One of the reasons why this Shabbat is called Shabbat Hagadol, is because we read in the Haftarah of Shabbat Hagadol the last passuk from Malachi, the last passuk from Tanach, about the day of Mashiach, as the day of G-d, the day that will be “Gadol”, literally big, and that will “Norah”, literally awesome. הִנֵּ֤ה אָֽנֹכִי֙ שֹׁלֵ֣חַ לָכֶ֔ם אֵ֖ת אֵלִיָּ֣ה הַנָּבִ֑יא לִפְנֵ֗י בּ֚וֹא י֣וֹם יְקֹוָ֔ק הַגָּד֖וֹל וְהַנּוֹרָֽא Ever wonder, what it means when we say in Shemoneh Esreh, the Amidah, that G-d is Gadol, literally big, and Norah, literally awesome? Big as big in size, can’t refer to G-d, because G-d is infinite, and has no size!! Gadol means in Judaism, not big in size, but big as in משפיע, influencing, leading, providing, responsible and giving. The sun is considered in Bereshit the luminary that is gadol, while the moon is the luminary that is kattan, because the sun provides the light, while the moon just receives and reflects, but does not give of itself. G-d’s being Gadol, refers to G-d’s great goodness and kindness, in how G-d made the entire Creation, billions of creatures, to be kind to all of them, and provide them all, each one its own sustenance. There is nothing that is more Gadol that G-d, as there is no provider greater than He. Norah means, awesome, that G-d can change the course of creation, at any moment, and that behind all the powers of nature, there is a One G-d. On the day of Mashiach, the great kindnesses of G-d, and His awesome Oneness and Sovereignty, will become fully clear. Nissan is the time when we were redeemed, and when G-d is going to redeem us. (Rosh Hashana 11b) This is another reason why this Shabbat is called Shabbat Hagadol. The word Chag, comes from the word Chug, which means ring or circle. The holidays, the Jewish calendar, do not go in a straight line, but more like a spiral staircase, and the holidays, have in them the same power and “spiritual lights” of the original day in history that we are celebrating. This week, this Shabbat, has in it the massive power to generate the Final Redemption, just as it generated the Exodus.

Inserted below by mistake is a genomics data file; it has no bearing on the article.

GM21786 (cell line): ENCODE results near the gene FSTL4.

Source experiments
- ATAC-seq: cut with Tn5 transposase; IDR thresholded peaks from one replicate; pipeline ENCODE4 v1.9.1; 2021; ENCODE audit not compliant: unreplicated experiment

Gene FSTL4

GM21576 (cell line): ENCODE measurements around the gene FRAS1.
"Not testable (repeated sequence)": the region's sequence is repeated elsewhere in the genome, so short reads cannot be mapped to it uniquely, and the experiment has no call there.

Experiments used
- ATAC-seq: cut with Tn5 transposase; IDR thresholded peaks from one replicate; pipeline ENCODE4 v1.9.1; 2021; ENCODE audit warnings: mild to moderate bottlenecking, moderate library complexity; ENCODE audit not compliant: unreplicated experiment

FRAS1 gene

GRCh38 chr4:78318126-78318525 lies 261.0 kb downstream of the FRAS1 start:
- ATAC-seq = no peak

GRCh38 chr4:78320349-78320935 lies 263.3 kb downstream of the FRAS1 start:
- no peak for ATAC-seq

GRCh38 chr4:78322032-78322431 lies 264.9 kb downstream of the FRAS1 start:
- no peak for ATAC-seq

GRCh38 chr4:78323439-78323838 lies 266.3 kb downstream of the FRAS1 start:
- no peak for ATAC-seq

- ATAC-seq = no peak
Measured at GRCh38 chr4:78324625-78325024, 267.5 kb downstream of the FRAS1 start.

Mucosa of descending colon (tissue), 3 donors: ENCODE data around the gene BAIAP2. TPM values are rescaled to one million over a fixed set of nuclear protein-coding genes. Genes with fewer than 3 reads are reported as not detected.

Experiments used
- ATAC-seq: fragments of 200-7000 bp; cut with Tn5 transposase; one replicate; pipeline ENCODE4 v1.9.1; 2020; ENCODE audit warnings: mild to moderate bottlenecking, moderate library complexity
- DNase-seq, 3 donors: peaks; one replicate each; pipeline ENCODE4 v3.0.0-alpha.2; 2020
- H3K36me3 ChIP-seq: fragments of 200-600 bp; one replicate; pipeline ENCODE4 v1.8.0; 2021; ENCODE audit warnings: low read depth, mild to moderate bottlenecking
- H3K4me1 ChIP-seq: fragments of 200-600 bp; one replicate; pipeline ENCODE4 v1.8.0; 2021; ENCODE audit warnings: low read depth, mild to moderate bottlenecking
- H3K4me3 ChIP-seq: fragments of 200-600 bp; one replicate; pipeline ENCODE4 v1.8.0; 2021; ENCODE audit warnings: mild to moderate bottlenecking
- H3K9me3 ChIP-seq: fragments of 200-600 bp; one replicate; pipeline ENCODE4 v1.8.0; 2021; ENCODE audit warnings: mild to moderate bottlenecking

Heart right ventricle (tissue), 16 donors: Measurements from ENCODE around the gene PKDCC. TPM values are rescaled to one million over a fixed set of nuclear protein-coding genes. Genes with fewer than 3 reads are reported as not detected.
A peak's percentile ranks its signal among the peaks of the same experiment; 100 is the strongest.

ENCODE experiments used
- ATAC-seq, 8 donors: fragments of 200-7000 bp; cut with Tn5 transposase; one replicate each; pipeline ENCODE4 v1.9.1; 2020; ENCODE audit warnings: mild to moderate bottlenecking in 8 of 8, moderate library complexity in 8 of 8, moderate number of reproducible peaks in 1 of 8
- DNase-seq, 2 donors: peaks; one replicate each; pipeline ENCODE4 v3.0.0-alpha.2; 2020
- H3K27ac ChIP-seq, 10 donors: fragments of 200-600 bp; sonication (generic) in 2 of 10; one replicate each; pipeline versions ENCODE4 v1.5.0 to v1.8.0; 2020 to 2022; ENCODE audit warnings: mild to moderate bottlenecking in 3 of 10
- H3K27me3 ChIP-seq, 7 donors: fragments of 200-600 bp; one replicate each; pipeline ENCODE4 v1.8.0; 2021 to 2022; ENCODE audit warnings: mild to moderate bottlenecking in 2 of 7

And one more point. This Shabbat is also called the Shabbat Gadol, because the Gadol, the Rabbi who has the influencer of the people, would give a big, long class, to a big crowd. In the class, he is to discuss the laws of the holiday, and the meaning of the Mitzvoth we are about to do. He is meant to inspire us, and bring us to do Teshuva. And like every week, before Shabbat Minha, he is supposed to end off his speech with encouragement to greet the Mashiach.  For this reason we say ובא לציון גואל, we mention the coming of Mashiach, by Minha Shabbat, because in the Rabbi’s speech before Minha, he would finish the Shabbat class to the masses by giving hope to the simple people who came to hear the class, about the coming of Mashiach. (Avudraham)

May we recognize G-d’s greatness and kindness, and may Hashem forgive us this Shabbat, and bring upon us The Day, that is Gadol and Norah.

About the author, Yosef